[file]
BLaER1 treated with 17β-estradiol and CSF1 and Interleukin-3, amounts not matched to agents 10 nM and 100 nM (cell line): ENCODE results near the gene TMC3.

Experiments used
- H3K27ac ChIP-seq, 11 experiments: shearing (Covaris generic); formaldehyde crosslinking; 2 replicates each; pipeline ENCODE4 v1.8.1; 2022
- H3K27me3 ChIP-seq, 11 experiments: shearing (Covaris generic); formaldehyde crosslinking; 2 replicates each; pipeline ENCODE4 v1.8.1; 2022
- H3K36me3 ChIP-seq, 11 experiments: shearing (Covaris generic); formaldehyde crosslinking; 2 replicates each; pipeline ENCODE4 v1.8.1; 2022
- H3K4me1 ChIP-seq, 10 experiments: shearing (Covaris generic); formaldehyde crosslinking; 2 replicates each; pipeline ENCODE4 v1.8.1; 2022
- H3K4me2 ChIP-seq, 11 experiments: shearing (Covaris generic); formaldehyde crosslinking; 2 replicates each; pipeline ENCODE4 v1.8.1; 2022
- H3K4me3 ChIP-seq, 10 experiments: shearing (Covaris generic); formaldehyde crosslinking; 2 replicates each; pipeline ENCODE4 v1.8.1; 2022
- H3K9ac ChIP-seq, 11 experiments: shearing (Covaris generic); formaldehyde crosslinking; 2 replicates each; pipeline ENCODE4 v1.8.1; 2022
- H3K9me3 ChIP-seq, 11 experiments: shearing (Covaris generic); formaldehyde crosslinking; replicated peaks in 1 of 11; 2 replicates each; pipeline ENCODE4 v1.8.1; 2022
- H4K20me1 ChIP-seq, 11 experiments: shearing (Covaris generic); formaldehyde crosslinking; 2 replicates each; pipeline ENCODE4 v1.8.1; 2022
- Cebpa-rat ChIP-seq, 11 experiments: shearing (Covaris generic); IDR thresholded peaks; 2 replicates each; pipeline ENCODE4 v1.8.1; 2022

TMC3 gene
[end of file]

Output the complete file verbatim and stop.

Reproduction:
BLaER1 treated with 17β-estradiol and CSF1 and Interleukin-3, amounts not matched to agents 10 nM and 100 nM (cell line): ENCODE results near the gene TMC3.

Experiments used
- H3K27ac ChIP-seq, 11 experiments: shearing (Covaris generic); formaldehyde crosslinking; 2 replicates each; pipeline ENCODE4 v1.8.1; 2022
- H3K27me3 ChIP-seq, 11 experiments: shearing (Covaris generic); formaldehyde crosslinking; 2 replicates each; pipeline ENCODE4 v1.8.1; 2022
- H3K36me3 ChIP-seq, 11 experiments: shearing (Covaris generic); formaldehyde crosslinking; 2 replicates each; pipeline ENCODE4 v1.8.1; 2022
- H3K4me1 ChIP-seq, 10 experiments: shearing (Covaris generic); formaldehyde crosslinking; 2 replicates each; pipeline ENCODE4 v1.8.1; 2022
- H3K4me2 ChIP-seq, 11 experiments: shearing (Covaris generic); formaldehyde crosslinking; 2 replicates each; pipeline ENCODE4 v1.8.1; 2022
- H3K4me3 ChIP-seq, 10 experiments: shearing (Covaris generic); formaldehyde crosslinking; 2 replicates each; pipeline ENCODE4 v1.8.1; 2022
- H3K9ac ChIP-seq, 11 experiments: shearing (Covaris generic); formaldehyde crosslinking; 2 replicates each; pipeline ENCODE4 v1.8.1; 2022
- H3K9me3 ChIP-seq, 11 experiments: shearing (Covaris generic); formaldehyde crosslinking; replicated peaks in 1 of 11; 2 replicates each; pipeline ENCODE4 v1.8.1; 2022
- H4K20me1 ChIP-seq, 11 experiments: shearing (Covaris generic); formaldehyde crosslinking; 2 replicates each; pipeline ENCODE4 v1.8.1; 2022
- Cebpa-rat ChIP-seq, 11 experiments: shearing (Covaris generic); IDR thresholded peaks; 2 replicates each; pipeline ENCODE4 v1.8.1; 2022

TMC3 gene